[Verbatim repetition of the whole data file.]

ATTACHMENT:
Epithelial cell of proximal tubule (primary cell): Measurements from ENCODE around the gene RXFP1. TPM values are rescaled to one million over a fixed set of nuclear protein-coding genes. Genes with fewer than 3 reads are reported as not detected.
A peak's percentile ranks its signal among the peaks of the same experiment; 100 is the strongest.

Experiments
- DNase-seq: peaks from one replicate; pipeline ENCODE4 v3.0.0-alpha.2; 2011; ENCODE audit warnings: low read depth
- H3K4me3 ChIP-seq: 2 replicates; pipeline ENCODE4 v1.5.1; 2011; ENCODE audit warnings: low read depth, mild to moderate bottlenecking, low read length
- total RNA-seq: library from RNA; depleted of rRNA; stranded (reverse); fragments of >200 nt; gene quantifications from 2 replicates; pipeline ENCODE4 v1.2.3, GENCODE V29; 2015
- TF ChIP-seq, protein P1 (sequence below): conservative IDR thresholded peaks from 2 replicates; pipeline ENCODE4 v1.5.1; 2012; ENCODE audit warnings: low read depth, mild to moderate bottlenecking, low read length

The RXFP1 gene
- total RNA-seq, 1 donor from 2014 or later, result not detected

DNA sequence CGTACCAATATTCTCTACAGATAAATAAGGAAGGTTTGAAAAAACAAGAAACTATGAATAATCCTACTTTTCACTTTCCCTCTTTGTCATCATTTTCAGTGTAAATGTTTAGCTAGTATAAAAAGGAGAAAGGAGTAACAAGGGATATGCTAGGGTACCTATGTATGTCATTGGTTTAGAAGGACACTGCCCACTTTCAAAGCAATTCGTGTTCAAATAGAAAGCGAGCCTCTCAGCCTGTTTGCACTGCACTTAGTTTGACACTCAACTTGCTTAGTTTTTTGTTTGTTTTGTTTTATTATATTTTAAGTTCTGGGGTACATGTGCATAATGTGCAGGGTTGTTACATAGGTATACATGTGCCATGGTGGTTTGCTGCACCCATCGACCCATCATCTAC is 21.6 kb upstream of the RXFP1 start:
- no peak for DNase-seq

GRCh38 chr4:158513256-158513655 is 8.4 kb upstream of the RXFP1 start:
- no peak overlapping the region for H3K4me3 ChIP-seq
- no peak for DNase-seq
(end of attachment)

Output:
Epithelial cell of proximal tubule (primary cell): Measurements from ENCODE around the gene RXFP1. TPM values are rescaled to one million over a fixed set of nuclear protein-coding genes. Genes with fewer than 3 reads are reported as not detected.
A peak's percentile ranks its signal among the peaks of the same experiment; 100 is the strongest.

Experiments
- DNase-seq: peaks from one replicate; pipeline ENCODE4 v3.0.0-alpha.2; 2011; ENCODE audit warnings: low read depth
- H3K4me3 ChIP-seq: 2 replicates; pipeline ENCODE4 v1.5.1; 2011; ENCODE audit warnings: low read depth, mild to moderate bottlenecking, low read length
- total RNA-seq: library from RNA; depleted of rRNA; stranded (reverse); fragments of >200 nt; gene quantifications from 2 replicates; pipeline ENCODE4 v1.2.3, GENCODE V29; 2015
- TF ChIP-seq, protein P1 (sequence below): conservative IDR thresholded peaks from 2 replicates; pipeline ENCODE4 v1.5.1; 2012; ENCODE audit warnings: low read depth, mild to moderate bottlenecking, low read length

The RXFP1 gene
- total RNA-seq, 1 donor from 2014 or later, result not detected

DNA sequence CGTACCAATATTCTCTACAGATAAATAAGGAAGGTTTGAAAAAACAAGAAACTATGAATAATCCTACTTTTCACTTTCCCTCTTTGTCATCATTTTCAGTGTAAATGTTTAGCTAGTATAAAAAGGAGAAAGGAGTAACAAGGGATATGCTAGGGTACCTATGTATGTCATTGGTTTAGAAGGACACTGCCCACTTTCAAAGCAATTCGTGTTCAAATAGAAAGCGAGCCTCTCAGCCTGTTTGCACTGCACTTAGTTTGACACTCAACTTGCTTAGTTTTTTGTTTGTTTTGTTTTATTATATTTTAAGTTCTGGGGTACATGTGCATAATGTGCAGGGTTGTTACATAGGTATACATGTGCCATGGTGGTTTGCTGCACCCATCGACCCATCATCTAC is 21.6 kb upstream of the RXFP1 start:
- no peak for DNase-seq

GRCh38 chr4:158513256-158513655 is 8.4 kb upstream of the RXFP1 start:
- no peak overlapping the region for H3K4me3 ChIP-seq
- no peak for DNase-seq